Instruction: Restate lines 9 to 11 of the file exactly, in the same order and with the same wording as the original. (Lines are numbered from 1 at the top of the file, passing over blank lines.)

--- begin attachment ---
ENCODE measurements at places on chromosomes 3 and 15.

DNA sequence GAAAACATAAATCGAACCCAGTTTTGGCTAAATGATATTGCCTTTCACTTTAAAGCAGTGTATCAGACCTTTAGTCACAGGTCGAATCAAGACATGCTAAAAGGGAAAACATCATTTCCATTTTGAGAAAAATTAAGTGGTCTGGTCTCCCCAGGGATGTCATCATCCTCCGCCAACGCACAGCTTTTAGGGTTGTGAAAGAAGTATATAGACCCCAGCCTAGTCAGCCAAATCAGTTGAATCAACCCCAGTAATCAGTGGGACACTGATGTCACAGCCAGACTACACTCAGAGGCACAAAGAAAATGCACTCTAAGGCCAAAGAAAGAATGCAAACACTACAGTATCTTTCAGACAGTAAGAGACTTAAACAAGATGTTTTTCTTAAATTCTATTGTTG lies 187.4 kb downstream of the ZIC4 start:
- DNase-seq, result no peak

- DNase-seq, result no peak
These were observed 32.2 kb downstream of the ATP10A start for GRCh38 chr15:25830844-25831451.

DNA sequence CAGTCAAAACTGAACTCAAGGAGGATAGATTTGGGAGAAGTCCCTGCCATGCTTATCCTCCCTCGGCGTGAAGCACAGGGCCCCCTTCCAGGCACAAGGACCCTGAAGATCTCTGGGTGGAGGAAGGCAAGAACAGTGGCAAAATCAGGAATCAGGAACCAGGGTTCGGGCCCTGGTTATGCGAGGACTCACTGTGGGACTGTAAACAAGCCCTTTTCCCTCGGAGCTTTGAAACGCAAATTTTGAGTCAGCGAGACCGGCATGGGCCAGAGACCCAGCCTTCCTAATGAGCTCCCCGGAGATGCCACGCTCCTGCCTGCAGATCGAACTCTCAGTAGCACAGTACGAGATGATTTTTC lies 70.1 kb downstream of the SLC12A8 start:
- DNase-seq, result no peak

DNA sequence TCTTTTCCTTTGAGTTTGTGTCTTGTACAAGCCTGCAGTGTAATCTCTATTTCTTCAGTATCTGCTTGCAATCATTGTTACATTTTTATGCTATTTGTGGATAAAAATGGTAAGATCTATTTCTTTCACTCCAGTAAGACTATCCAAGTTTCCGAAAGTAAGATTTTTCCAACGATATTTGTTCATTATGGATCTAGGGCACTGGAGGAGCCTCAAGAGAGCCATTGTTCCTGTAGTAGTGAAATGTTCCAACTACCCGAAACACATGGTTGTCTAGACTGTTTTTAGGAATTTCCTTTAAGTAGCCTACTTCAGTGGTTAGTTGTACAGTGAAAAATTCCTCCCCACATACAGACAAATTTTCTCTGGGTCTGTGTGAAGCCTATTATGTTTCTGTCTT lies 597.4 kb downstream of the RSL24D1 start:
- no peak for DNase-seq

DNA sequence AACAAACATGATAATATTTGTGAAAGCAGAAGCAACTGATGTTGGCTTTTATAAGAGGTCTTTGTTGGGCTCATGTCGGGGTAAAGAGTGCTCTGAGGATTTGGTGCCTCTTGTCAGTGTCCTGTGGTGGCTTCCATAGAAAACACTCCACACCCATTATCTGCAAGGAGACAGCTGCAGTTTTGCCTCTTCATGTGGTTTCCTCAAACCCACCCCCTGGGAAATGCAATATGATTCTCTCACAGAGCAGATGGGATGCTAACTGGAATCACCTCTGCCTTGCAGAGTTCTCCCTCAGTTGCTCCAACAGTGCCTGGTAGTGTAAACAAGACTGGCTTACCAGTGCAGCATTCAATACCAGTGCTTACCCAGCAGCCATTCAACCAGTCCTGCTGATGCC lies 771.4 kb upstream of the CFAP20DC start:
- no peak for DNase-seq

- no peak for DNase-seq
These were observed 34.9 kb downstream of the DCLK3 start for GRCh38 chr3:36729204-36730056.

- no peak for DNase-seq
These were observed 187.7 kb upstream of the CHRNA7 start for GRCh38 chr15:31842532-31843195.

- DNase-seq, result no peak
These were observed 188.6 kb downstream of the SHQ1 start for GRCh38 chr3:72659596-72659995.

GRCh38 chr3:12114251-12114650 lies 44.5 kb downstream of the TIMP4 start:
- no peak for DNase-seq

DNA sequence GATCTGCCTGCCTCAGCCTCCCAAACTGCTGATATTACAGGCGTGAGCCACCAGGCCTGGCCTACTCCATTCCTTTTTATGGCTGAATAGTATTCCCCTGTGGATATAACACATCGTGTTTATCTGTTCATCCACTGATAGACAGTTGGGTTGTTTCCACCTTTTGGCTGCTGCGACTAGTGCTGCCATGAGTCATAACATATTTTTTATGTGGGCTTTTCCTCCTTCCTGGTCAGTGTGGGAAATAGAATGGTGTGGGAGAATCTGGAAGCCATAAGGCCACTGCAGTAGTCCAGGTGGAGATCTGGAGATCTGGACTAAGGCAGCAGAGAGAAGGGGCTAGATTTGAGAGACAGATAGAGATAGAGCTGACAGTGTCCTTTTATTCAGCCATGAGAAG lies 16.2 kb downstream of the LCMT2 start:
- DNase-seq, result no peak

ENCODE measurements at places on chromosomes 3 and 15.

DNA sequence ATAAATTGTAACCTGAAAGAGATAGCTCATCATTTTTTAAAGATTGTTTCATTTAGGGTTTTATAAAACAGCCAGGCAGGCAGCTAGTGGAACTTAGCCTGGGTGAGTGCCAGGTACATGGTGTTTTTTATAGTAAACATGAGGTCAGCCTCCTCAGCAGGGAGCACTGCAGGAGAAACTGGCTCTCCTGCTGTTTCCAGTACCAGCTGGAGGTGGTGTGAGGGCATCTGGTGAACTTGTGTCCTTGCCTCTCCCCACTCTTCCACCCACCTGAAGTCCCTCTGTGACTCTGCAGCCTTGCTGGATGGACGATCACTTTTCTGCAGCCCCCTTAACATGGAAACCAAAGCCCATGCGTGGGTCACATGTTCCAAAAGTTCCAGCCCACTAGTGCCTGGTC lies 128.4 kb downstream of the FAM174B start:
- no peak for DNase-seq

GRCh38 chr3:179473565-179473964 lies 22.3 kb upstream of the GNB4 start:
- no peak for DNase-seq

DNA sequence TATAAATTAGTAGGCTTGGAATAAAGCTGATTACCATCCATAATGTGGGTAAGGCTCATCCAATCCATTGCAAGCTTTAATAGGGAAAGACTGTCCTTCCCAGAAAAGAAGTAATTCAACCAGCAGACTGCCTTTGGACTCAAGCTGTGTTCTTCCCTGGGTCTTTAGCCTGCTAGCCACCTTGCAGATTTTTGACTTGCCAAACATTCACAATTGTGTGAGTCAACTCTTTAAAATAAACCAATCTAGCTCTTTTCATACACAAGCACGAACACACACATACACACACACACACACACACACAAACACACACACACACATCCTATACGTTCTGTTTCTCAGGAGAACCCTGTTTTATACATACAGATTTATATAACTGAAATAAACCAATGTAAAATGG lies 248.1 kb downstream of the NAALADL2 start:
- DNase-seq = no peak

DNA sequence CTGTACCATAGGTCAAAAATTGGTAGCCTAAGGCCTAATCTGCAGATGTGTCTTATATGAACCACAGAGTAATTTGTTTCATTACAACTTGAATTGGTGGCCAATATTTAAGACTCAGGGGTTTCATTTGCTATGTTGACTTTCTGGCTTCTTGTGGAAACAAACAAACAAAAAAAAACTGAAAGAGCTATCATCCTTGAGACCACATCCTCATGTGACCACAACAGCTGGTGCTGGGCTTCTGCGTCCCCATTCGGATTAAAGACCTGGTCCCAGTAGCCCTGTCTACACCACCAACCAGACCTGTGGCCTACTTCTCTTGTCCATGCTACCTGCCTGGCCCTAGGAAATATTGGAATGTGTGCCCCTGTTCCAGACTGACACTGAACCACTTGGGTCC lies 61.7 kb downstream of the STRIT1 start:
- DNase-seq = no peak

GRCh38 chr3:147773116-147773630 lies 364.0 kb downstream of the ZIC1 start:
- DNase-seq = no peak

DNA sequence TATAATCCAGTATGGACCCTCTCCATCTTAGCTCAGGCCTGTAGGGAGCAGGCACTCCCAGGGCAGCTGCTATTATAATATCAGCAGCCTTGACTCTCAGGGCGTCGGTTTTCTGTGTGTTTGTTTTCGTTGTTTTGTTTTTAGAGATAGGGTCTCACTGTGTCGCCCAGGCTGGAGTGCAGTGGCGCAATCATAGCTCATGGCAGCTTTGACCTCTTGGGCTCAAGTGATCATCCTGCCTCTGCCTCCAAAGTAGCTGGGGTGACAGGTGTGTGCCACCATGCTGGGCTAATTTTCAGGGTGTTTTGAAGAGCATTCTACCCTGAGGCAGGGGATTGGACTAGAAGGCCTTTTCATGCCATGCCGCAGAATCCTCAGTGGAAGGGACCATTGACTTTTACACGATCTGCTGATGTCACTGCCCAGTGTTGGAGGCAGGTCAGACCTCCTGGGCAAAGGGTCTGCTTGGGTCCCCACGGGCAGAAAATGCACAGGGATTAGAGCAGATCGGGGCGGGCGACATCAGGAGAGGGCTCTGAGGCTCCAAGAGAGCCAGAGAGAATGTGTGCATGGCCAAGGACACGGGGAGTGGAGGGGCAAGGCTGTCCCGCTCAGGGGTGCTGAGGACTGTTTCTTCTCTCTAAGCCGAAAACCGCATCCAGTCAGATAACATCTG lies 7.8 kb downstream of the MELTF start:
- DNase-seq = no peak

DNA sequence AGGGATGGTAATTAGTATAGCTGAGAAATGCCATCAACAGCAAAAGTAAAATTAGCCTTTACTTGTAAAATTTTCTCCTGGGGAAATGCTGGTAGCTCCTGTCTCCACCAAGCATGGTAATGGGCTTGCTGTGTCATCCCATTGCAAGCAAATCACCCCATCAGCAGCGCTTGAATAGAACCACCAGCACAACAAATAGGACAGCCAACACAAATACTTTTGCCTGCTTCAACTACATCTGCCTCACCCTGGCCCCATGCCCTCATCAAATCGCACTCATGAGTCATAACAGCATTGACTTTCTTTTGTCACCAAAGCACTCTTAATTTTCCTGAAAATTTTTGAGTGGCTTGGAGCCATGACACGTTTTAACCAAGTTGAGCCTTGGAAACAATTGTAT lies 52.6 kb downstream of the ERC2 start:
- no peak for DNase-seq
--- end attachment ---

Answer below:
- no peak for DNase-seq

DNA sequence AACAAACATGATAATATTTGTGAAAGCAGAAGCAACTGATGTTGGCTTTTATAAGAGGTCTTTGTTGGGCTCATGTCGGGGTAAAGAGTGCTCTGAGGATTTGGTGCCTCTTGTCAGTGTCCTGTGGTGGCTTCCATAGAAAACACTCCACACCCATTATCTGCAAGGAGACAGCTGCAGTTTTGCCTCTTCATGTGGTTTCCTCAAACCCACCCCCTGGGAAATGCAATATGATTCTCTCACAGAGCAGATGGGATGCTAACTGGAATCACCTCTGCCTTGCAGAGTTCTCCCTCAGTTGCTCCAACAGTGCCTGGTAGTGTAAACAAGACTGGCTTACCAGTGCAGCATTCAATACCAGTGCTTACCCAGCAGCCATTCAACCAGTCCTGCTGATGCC lies 771.4 kb upstream of the CFAP20DC start:
- no peak for DNase-seq